Jurassic Park III

Starting again by Isla Sorna, we watch as a soon-to-be father, Ben, and son, Erik, doing a little father / son parasailing before the former married the latter's mother. However, after the boat travels through a fog bank, they notice something is wrong with the two men piloting the boat. They appear to have been eaten. They then parasail right into the jungle on Isla Sorna. Shortly after that, Dr. Alan Grant is approached by Paul Kirby, a rich businessman, and his wife, Amanda. They want to do a flyover tour of Isla Sorna and are willing to pay for his research, if he leads the way. After the work InGen did to cloning dinosaurs, grants for actual digs have been much, much harder to come by.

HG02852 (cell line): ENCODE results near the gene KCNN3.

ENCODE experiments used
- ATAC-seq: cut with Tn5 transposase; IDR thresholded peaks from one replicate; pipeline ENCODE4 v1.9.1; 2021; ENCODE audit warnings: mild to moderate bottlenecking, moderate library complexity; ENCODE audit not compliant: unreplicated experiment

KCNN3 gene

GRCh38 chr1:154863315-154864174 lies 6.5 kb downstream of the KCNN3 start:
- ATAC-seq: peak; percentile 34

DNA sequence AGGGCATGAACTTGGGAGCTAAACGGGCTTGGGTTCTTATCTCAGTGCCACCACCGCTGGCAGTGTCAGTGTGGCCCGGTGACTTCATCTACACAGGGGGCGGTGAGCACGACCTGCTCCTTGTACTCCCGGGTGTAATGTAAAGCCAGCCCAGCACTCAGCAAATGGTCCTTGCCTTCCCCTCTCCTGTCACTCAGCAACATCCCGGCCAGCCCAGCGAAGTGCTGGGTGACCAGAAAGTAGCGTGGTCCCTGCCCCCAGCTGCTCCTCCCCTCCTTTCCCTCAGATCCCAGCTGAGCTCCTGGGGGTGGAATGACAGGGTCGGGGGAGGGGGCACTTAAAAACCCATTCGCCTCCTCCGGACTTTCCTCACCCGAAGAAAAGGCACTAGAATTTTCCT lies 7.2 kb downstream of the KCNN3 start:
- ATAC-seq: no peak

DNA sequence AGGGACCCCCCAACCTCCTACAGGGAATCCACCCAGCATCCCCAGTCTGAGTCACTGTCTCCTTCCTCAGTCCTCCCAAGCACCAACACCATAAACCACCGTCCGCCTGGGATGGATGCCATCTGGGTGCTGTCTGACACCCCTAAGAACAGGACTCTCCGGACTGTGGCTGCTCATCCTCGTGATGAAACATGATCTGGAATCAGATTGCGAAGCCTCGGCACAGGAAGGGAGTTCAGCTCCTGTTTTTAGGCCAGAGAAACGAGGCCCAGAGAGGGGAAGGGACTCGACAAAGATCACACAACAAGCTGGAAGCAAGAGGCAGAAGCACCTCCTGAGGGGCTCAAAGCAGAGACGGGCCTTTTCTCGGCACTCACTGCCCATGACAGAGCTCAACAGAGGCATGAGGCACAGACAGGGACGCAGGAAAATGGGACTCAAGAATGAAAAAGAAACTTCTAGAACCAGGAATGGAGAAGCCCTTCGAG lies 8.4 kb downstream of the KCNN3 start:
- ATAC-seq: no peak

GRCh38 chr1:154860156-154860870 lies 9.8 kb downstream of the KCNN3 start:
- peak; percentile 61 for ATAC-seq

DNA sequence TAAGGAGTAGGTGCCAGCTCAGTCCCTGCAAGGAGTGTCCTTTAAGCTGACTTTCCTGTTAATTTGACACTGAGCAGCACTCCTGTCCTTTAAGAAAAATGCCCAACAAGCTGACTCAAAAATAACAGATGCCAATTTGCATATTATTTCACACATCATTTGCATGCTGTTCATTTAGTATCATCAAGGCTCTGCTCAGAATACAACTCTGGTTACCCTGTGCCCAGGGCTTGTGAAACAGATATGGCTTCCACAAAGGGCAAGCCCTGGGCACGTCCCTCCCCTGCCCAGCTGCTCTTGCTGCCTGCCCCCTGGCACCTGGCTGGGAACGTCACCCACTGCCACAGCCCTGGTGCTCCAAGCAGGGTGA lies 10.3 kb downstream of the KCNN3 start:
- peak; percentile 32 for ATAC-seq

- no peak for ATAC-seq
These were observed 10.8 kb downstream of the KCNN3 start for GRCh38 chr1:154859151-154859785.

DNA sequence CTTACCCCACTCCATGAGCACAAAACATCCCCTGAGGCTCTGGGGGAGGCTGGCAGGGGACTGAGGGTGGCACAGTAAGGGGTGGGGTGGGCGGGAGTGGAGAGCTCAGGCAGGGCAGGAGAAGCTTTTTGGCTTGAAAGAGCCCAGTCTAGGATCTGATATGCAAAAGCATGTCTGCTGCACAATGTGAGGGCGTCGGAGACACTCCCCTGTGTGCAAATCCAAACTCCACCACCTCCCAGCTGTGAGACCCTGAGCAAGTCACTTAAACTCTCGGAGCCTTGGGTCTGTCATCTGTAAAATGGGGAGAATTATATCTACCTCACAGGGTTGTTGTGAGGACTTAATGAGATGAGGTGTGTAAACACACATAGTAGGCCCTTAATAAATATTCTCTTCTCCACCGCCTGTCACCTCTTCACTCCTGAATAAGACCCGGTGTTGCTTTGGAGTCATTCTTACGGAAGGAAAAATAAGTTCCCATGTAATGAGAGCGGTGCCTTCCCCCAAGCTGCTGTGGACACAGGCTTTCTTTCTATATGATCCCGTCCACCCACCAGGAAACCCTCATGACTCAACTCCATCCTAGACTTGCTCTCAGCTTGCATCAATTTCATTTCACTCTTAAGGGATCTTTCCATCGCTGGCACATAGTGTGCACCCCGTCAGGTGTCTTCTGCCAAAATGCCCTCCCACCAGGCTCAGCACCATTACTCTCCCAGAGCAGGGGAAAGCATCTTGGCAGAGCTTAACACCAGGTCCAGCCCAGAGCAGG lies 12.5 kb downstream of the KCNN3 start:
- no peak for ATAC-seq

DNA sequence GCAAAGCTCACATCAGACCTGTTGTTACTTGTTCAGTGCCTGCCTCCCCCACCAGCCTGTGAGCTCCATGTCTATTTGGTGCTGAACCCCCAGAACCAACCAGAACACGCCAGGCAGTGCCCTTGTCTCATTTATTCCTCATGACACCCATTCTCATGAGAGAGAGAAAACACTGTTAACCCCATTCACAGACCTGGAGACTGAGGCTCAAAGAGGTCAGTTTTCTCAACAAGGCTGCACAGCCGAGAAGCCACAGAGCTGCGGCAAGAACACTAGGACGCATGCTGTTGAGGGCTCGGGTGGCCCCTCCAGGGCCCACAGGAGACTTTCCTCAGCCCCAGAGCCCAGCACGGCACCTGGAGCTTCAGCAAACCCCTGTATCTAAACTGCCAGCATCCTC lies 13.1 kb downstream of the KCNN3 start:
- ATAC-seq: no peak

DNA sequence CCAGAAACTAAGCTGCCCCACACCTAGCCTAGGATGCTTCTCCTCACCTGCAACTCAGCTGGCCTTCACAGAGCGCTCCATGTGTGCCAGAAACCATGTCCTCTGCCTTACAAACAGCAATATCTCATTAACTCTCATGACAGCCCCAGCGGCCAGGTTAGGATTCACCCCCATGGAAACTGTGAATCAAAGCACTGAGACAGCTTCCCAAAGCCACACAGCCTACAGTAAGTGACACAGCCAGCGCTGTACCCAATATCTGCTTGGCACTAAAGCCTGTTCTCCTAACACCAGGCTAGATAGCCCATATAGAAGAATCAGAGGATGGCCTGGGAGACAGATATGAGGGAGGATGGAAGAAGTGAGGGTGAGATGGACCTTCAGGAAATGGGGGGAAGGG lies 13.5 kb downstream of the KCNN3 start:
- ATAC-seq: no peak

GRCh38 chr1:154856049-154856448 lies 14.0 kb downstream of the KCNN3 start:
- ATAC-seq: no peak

So Dr. Alan Grant, Billy his assistant, Paul and Amanda Kirby, and three soon to be victims fly to Isla Sorna. However, despite being told they are just going to fly over the island, they land. This isn't a research mission, it's a rescue mission. Paul and Amanda are Erik's parents. They are almost immediately stranded thanks to a Spinosaurus attack. How will they ever get back to safety?

Maybe watching all three movies in a row was a mistake, because by the time I got the first dinosaur attack in Jurassic Park III, I no longer cared. On the other hand, the third film in the trilogy is widely regarded as the worst film of the three, so I don't think it's just me and I don't think taking a break in-between movies would have helped. At this point, all the film has going for it is the impressive special effects and the action scenes. I cared not one bit about any of the characters or about the plot. Granted, I've seen worse sequels and for a mindless action flick, it does deliver, but it is such a let down from where the franchise started.